• A Bill legalizing same-sex marriage has been introduced into the New York state legislature.  Last year this bill passed the House but failed in the Senate. This year there is the chance that it could narrowly pass the Senate. Gov. Patterson (D-NY), who introduced this year’s version, has promised to sign the bill.  53% of New Yorkers support same-sex marriage.  If this year’s bill fails to pass the NY senate, it will be reintroduced in 2011 after the 2010 midterms–and will be a campaign issue in 2010.
  • A Bill legalizing same-sex marriage has passed the New Hampshire House, but is held up in the Senate.  The NH governor has not said whether he would sign or veto the measure.  Yet, a veto would merely delay, not stop the move to marriage equality in NH.  Much popular pressure is being placed on the NH governor to change his mind and sign the bill.  The bill goes to the Senate floor on Wednesday, but the vote will be very close. Everything depends on 3 very wobbly Democrats.
  • A Bill legalizing same-sex marriage has been introduced into the legislature of New Jersey.
  • A Bill legalizing same-sex marriage has been introduced to the Maine legislature which held hearings open to the public in early April. Although some spoke out against the measure, the reading of the bill was met with thunderous applause–something rare in legislative sessions anywhere.
  • I expect the 1996 “Defense of Marriage Act” which forbids national recognition of same-sex marriage to be either repealed or challenged in the courts before the end of  Obama’s first term as president. (Not this year, however, and probably not before 2011.)  Because of DOMA, same-sex couples in marriages, civil unions, or domestic partnerships are denied the 1,138 rights  and benefits that heterosexual married couples have under federal law.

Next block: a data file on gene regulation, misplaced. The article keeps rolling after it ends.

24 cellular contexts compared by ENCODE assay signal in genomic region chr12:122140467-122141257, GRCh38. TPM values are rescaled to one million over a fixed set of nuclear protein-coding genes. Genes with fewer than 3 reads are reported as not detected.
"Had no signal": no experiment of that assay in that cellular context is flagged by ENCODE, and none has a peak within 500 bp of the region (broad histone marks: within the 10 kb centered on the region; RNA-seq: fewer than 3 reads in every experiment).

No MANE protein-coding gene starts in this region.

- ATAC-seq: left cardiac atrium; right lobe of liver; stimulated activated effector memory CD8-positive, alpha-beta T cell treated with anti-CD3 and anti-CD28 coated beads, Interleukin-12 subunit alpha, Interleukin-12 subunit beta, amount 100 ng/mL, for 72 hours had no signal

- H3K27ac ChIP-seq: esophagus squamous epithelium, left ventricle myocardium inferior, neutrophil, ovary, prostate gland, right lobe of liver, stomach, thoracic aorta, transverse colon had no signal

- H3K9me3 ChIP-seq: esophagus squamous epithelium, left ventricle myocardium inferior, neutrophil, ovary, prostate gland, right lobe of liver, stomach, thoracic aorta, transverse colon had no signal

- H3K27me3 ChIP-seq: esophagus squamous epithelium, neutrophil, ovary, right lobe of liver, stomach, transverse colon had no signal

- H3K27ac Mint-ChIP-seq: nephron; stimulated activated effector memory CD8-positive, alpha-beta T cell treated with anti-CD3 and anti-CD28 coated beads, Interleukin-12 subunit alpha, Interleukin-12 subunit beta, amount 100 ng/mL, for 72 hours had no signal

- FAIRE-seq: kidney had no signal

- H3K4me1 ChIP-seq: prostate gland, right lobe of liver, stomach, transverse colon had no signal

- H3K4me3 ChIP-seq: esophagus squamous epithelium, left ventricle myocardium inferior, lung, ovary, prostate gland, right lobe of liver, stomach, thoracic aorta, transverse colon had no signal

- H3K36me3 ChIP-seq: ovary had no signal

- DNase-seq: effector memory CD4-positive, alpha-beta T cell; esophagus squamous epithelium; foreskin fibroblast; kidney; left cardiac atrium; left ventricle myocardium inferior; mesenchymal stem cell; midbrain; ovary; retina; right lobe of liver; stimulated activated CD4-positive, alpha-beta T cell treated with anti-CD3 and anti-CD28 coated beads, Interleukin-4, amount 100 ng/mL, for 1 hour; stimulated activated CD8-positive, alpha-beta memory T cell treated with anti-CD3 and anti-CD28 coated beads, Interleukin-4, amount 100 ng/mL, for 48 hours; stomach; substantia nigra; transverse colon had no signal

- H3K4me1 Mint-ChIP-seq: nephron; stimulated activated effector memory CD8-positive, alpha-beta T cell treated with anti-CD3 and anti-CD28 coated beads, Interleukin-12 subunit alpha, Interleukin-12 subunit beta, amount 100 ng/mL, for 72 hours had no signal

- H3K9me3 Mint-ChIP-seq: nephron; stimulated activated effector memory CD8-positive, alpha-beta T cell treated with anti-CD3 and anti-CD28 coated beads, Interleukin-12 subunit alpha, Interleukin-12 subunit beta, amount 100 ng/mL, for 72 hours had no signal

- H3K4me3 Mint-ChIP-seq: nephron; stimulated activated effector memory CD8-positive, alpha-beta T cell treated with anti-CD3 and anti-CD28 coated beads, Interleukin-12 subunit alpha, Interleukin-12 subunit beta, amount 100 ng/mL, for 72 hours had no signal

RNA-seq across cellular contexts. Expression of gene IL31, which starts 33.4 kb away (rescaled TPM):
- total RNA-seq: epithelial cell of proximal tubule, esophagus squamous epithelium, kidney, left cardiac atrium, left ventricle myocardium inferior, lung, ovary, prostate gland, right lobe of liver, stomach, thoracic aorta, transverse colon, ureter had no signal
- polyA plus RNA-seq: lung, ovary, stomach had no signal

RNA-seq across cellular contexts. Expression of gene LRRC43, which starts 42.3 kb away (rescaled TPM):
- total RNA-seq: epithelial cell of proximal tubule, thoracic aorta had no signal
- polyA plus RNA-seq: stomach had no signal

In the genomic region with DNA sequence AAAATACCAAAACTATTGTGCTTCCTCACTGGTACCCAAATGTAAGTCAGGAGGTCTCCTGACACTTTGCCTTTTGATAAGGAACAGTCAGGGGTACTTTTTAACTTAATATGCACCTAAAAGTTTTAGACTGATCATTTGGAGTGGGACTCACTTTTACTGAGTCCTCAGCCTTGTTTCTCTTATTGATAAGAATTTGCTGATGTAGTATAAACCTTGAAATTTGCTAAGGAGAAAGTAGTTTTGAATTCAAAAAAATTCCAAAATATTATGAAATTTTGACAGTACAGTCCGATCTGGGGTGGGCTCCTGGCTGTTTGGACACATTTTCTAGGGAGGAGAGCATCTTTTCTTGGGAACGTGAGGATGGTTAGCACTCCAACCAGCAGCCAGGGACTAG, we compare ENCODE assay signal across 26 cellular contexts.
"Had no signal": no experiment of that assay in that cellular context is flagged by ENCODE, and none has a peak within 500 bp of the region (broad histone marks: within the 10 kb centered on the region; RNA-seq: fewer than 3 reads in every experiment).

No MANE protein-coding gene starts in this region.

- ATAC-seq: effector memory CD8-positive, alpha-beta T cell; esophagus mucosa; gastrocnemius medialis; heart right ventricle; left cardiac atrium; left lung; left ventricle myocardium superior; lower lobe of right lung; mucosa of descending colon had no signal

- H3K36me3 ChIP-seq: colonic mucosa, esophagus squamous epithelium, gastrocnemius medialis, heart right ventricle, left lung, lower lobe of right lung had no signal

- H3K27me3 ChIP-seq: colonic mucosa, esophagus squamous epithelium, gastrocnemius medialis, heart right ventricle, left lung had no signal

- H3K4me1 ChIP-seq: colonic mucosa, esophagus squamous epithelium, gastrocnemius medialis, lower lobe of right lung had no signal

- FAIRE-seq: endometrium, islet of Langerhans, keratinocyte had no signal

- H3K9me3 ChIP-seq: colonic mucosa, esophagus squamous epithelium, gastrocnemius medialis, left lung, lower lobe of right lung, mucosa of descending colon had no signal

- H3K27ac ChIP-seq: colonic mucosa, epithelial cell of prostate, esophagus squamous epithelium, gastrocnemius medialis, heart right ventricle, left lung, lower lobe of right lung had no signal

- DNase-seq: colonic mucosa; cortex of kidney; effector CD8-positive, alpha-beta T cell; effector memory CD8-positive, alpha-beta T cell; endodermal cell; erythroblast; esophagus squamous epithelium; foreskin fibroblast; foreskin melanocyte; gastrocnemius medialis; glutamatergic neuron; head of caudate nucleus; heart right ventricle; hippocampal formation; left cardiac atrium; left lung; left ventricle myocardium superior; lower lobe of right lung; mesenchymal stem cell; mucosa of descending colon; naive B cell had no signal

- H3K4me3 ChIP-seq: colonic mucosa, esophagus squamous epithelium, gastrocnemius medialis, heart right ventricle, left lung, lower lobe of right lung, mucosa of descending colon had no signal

If the struggle continues on a state-by-state basis, FiveThirtyEight.com’s statistical genius, Nate Silver, predicts that by 2024 same-sex marriage will be legal in all 50 states (with Mississippi predictably being the last state to legalize same-sex marriage).  Here is his break-down.  Actually, after enough states legalize marriage equality, it is likely that a challenge will be raised in the Supreme Court of the United States (SCOTUS), although I hope we have more progressive justices on the bench before then.  But Nate points out that this state-by-state move shows that this will not be able to be used as a wedge issue by conservatives for much longer, and soon it may actually benefit progressives–although this will be at different rates in different  regions of the country. (I predict FL to be the first Southeastern state to legalize same-sex marriage, although it just amended its state constitution to ban it in 2008.  I think that will be reversed by 2014 at the latest.  Colorado will probably be the first non-coastal Western state to legalize same-sex marriage, although the struggle will be titanic because of the Focus on the Family headquarters in Colorado Springs. )